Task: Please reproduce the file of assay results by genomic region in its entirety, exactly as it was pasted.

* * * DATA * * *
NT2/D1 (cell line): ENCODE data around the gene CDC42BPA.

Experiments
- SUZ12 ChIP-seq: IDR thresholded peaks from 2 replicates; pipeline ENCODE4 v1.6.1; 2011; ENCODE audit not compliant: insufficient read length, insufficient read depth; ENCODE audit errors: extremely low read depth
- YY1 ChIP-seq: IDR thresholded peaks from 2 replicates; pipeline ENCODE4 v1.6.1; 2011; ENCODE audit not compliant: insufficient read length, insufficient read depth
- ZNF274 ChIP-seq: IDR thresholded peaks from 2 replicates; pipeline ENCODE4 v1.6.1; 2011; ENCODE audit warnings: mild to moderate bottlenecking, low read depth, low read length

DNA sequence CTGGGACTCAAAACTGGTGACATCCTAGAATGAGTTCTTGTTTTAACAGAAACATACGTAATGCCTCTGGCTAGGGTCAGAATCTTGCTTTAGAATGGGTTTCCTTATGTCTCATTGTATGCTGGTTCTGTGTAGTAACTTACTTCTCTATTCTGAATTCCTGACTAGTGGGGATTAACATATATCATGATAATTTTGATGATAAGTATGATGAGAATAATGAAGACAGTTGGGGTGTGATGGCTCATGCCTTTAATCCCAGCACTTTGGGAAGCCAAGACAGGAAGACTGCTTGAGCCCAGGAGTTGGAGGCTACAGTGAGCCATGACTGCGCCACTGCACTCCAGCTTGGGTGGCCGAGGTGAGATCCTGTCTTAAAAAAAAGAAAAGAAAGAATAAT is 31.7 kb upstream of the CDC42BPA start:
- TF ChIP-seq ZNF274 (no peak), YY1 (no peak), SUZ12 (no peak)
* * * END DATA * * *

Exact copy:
NT2/D1 (cell line): ENCODE data around the gene CDC42BPA.

Experiments
- SUZ12 ChIP-seq: IDR thresholded peaks from 2 replicates; pipeline ENCODE4 v1.6.1; 2011; ENCODE audit not compliant: insufficient read length, insufficient read depth; ENCODE audit errors: extremely low read depth
- YY1 ChIP-seq: IDR thresholded peaks from 2 replicates; pipeline ENCODE4 v1.6.1; 2011; ENCODE audit not compliant: insufficient read length, insufficient read depth
- ZNF274 ChIP-seq: IDR thresholded peaks from 2 replicates; pipeline ENCODE4 v1.6.1; 2011; ENCODE audit warnings: mild to moderate bottlenecking, low read depth, low read length

DNA sequence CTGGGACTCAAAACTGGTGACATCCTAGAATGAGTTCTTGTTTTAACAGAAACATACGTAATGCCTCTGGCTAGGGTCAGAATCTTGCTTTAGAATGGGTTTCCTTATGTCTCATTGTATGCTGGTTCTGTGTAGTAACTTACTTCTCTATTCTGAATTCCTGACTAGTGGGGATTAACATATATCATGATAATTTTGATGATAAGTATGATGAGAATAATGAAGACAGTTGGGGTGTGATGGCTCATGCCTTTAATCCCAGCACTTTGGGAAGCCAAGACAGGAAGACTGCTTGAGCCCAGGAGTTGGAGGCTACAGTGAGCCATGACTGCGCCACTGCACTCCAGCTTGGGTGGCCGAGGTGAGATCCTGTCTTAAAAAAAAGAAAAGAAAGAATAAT is 31.7 kb upstream of the CDC42BPA start:
- TF ChIP-seq ZNF274 (no peak), YY1 (no peak), SUZ12 (no peak)